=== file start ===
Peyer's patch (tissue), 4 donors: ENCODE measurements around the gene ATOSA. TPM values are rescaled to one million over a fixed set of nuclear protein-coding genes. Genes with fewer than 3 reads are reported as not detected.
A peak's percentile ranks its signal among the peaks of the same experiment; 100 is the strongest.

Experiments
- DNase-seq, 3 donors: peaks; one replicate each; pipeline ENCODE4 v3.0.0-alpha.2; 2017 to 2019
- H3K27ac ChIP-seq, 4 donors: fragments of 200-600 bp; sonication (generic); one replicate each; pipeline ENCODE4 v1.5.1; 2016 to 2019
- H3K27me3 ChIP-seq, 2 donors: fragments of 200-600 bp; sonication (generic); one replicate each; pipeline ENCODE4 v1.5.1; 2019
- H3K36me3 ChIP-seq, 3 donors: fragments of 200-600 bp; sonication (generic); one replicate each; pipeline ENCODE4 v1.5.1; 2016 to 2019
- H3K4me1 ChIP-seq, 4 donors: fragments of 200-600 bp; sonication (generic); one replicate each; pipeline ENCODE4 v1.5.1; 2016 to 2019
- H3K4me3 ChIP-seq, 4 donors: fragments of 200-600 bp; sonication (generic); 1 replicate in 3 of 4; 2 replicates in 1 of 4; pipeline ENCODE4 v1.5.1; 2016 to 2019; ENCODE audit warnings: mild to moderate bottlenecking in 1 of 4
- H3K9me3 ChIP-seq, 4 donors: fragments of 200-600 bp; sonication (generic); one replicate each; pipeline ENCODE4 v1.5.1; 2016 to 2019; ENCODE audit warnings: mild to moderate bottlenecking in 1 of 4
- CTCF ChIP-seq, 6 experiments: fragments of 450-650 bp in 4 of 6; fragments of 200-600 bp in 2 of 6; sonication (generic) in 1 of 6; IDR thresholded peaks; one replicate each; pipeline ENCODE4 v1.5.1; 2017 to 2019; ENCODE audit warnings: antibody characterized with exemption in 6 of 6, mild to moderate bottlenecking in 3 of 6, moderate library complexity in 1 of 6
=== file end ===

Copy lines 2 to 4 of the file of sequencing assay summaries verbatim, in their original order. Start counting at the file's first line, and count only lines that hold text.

A peak's percentile ranks its signal among the peaks of the same experiment; 100 is the strongest.

Experiments
- DNase-seq, 3 donors: peaks; one replicate each; pipeline ENCODE4 v3.0.0-alpha.2; 2017 to 2019